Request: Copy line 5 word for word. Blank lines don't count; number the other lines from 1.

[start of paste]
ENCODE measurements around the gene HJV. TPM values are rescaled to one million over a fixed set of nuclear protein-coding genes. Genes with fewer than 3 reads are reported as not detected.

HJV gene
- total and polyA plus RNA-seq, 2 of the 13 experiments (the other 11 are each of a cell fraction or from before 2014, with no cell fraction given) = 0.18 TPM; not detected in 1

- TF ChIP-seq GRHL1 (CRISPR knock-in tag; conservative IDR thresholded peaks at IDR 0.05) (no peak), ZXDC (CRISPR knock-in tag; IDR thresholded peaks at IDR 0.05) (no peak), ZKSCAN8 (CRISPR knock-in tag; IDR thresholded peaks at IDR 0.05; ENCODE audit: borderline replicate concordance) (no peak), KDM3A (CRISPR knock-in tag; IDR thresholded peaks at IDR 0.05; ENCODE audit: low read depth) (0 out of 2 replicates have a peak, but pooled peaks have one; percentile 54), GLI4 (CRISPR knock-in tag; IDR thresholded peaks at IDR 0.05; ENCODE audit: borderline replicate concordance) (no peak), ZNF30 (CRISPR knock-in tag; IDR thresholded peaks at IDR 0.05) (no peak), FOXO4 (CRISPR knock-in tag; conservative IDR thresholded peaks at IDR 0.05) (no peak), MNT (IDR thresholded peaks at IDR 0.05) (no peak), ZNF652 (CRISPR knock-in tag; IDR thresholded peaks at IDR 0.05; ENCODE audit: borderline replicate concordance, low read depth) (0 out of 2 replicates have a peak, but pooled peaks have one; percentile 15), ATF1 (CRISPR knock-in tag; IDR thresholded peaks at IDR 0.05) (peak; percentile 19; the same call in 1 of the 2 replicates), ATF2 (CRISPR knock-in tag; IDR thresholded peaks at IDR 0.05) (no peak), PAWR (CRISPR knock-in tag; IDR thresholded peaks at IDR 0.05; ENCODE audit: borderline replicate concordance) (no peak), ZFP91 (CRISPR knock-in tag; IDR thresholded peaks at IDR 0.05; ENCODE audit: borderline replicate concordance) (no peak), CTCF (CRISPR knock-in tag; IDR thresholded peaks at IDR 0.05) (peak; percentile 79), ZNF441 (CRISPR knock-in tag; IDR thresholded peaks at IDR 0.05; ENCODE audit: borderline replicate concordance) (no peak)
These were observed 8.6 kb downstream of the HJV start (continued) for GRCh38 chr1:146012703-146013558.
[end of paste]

These were observed 8.6 kb downstream of the HJV start (continued) for GRCh38 chr1:146012703-146013558.